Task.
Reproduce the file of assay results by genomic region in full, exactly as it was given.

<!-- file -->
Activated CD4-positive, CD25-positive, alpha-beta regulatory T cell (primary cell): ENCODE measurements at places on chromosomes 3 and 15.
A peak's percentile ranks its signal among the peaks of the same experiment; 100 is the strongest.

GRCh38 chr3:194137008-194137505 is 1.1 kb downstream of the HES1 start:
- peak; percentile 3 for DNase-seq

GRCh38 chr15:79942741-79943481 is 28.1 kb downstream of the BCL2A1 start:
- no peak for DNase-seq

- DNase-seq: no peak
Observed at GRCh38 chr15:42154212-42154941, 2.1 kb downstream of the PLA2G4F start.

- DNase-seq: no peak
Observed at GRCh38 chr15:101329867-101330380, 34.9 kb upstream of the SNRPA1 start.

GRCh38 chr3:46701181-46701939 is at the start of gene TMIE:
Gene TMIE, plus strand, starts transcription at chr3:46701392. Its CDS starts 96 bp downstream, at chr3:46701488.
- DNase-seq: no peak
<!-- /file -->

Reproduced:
Activated CD4-positive, CD25-positive, alpha-beta regulatory T cell (primary cell): ENCODE measurements at places on chromosomes 3 and 15.
A peak's percentile ranks its signal among the peaks of the same experiment; 100 is the strongest.

GRCh38 chr3:194137008-194137505 is 1.1 kb downstream of the HES1 start:
- peak; percentile 3 for DNase-seq

GRCh38 chr15:79942741-79943481 is 28.1 kb downstream of the BCL2A1 start:
- no peak for DNase-seq

- DNase-seq: no peak
Observed at GRCh38 chr15:42154212-42154941, 2.1 kb downstream of the PLA2G4F start.

- DNase-seq: no peak
Observed at GRCh38 chr15:101329867-101330380, 34.9 kb upstream of the SNRPA1 start.

GRCh38 chr3:46701181-46701939 is at the start of gene TMIE:
Gene TMIE, plus strand, starts transcription at chr3:46701392. Its CDS starts 96 bp downstream, at chr3:46701488.
- DNase-seq: no peak